Mr. Bladow and I visited while the nurse ran my IV without any problem at all. Whew! Much better than the last experience when it took the poor girl who tried four different tries to successfully find a vein. One less thing to feel nervous about. Now, I just wanted to get into the operating room and get this deal over with. Over the next hour or so, a variety of different people came in to introduce themselves. I had no idea it took such a large team of people to perform a vocal surgery. My doctor, his two residents, the anesthesiologist and his assistant, several nurses…they just kept coming. They assured me that they would take great care of me, and I believed them.
Finally, someone added a dose of relaxing medicine to my IV. It made the room feel blurry around me, and instead of feeling scared, I felt like I wanted to laugh. My bed started to move towards the OR. When we entered the double swinging doors, the ceiling looked like what I imagined the ceiling of an alien spacecraft to look like. Large plastic light fixtures and metal devices extending from poles were suspended there. Clanks and clatters of instruments being set up, wheels of carts rolling into position, as well as the buzz of conversation from the medical staff made the room fairly loud. A rubber mask appeared over my mouth and nose, and someone said, “Deep breaths, in and out, in and out…” And then…blackness.
What felt like seconds later, my eyes fluttered open, but the only thing I could focus on were the white ceiling tiles. I had no idea where I was, really. A nurse checked my vitals and told me that I had been asleep for an hour a half. That anesthesia medicine is magic, I tell you, because it did not feel like an hour and half had passed! My pulse monitor beeped steadily in the background. I was still alive, so that was a good sign, but my mouth tasted like I had eaten metal shavings, my throat felt sore, and goosebumps ran up and down my arms.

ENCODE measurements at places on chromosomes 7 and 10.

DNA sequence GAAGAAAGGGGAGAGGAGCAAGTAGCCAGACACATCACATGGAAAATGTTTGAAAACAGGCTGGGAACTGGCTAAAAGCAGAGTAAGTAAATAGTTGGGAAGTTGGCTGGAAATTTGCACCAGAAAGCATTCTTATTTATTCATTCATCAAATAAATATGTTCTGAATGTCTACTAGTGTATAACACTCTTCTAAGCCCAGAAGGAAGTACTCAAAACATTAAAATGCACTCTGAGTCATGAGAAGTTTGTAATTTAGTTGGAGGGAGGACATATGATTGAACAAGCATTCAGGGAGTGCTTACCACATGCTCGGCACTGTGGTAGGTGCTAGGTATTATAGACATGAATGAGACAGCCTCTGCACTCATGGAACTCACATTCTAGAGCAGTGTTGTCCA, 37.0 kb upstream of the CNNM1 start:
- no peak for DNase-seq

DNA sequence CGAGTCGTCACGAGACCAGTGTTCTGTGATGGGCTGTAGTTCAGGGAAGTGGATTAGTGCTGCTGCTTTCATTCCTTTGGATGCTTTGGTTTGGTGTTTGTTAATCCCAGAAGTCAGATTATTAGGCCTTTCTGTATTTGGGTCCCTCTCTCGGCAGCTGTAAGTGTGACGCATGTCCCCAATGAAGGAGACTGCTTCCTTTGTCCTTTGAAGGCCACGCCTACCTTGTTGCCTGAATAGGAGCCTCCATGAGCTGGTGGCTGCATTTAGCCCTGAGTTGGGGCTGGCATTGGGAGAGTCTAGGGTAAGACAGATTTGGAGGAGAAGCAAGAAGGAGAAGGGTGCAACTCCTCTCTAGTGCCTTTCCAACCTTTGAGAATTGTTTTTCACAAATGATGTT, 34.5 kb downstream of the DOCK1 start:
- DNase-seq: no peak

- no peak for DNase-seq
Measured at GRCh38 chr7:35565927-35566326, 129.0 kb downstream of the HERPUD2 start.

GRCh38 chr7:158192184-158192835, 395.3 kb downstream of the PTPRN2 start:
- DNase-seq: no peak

I tried to answer the nurse’s spoke questions, but I realized that no sound except for a croak would come out. She seemed to understand that I felt cold, so she hooked a hose up to that magic port on my gown that I mentioned earlier and handed me a temperature dial. It turned out that the gown had an electric blanket built right in. Much better! The doctor stopped by to make sure that I was doing okay and reminded me that I should lay low for the first couple of days though the weekend with as little talking as possible, just to let things heal.
About an hour later, I waited while the nurse disconnected the IV, exchanged the warm gown for my street clothes, finished up the rest of my apple juice, and sat in the wheelchair that had come to push me to the car. McDonald’s french fries were calling my name, so on the way home, we stopped for a little treat. Probably not my best idea to eat on a totally empty stomach, but man, were they tasty! I paid for it with a sick feeling stomach later on!
Now, I’ve been home for four days. Honestly, the surgery wasn’t nearly as scary as I thought, and even staying quiet hasn’t been so bad. My voice is starting to return a little at a time. Right now, it sounds raspy and scratchy, but I imagine that the more I use it, the more it will improve. Through this whole experience, I have added another example to my book of life experiences to show that so many times, events that we think are super scary turn out to be no big deal. Life is definitely looking brighter from the OTHER side of this whole experience!